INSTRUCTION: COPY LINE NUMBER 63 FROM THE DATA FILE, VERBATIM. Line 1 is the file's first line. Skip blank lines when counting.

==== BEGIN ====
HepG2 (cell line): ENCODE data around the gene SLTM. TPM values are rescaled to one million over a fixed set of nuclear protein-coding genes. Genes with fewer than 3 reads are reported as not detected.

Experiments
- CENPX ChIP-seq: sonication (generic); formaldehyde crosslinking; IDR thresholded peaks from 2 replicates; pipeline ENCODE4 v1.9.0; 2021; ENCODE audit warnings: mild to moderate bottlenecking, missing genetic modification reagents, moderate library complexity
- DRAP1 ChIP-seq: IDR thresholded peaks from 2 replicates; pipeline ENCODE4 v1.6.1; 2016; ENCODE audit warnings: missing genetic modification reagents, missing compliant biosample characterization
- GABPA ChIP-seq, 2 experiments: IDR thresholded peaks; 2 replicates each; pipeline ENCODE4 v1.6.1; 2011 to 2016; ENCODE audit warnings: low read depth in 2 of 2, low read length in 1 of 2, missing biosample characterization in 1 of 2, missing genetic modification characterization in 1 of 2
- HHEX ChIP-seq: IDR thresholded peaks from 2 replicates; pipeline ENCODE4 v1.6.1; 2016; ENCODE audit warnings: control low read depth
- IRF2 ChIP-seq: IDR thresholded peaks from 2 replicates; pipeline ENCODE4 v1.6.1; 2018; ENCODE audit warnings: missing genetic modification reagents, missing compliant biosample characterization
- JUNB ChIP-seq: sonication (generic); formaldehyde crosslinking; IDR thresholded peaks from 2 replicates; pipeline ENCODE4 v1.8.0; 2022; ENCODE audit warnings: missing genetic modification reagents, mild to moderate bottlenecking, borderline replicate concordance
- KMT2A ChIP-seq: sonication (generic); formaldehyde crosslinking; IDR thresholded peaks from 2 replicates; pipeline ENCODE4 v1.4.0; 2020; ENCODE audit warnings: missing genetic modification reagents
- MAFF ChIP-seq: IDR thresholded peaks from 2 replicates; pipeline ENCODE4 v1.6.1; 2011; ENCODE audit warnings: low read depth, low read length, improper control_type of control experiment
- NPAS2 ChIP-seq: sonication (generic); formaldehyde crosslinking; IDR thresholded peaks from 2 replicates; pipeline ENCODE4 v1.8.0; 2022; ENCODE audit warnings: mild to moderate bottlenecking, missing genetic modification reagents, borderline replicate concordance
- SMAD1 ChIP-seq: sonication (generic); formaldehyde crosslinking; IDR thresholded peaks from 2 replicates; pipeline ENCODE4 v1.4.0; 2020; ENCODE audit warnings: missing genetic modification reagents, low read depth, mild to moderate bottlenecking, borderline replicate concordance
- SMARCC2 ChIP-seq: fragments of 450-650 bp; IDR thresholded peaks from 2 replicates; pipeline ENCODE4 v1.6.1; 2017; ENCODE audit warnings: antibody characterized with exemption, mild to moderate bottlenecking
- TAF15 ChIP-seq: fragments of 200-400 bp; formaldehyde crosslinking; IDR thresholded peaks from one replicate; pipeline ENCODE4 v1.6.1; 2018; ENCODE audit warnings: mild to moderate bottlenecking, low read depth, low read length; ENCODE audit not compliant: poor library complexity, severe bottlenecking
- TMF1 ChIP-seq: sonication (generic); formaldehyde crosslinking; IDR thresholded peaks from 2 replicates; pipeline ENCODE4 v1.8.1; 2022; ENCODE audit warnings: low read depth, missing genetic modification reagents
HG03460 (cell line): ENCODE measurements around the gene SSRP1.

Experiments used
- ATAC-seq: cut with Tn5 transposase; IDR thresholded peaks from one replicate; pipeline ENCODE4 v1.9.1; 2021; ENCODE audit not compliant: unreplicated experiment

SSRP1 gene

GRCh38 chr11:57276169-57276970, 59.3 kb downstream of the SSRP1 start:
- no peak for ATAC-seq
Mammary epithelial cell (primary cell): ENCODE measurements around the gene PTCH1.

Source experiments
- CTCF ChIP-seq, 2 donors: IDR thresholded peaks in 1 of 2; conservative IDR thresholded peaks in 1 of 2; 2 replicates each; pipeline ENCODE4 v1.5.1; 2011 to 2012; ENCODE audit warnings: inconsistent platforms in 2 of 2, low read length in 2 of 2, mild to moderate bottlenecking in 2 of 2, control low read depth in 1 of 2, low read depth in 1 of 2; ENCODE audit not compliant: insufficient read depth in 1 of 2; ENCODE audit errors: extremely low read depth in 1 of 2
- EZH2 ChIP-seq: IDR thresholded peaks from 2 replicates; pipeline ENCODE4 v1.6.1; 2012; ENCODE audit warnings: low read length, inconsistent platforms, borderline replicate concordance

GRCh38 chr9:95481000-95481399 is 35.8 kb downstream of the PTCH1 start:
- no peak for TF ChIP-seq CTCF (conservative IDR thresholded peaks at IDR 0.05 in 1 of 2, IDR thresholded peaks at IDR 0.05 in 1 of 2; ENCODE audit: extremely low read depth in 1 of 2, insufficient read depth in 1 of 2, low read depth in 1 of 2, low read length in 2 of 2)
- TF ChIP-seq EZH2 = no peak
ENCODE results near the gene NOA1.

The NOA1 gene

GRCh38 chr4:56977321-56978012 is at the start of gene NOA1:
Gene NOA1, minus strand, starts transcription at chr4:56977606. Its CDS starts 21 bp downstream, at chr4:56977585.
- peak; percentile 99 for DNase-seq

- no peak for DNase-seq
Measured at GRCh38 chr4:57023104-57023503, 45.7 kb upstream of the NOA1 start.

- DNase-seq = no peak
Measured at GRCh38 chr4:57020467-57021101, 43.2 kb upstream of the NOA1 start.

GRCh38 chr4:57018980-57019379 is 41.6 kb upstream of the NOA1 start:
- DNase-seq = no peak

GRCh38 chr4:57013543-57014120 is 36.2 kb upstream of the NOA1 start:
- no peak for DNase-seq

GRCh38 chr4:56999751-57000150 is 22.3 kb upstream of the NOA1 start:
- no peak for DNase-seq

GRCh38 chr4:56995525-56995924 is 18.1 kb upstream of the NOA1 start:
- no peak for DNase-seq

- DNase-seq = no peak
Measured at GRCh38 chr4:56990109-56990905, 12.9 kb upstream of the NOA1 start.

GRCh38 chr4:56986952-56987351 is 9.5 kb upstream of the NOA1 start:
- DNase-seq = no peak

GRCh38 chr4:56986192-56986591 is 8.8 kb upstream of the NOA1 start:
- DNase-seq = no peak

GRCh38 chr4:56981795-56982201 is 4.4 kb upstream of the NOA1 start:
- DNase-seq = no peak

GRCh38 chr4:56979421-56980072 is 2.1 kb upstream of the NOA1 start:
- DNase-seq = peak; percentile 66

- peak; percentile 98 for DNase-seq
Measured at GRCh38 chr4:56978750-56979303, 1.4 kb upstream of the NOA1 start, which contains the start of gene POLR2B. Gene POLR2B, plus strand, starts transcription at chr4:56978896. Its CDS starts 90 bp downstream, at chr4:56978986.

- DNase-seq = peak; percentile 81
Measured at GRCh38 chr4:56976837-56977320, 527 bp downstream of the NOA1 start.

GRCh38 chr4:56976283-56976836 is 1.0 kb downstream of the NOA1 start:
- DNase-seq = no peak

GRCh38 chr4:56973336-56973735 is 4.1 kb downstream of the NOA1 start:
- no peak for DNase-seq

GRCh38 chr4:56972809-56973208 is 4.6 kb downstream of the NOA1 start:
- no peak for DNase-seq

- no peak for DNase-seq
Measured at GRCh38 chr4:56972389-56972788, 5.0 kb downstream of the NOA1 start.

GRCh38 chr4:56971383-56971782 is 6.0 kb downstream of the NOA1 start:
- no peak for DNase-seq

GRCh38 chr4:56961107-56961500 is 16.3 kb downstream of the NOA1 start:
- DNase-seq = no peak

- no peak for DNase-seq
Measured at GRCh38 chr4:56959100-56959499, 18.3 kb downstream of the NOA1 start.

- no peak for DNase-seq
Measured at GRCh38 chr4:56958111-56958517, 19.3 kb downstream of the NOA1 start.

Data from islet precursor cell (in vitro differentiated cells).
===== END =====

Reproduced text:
- no peak for DNase-seq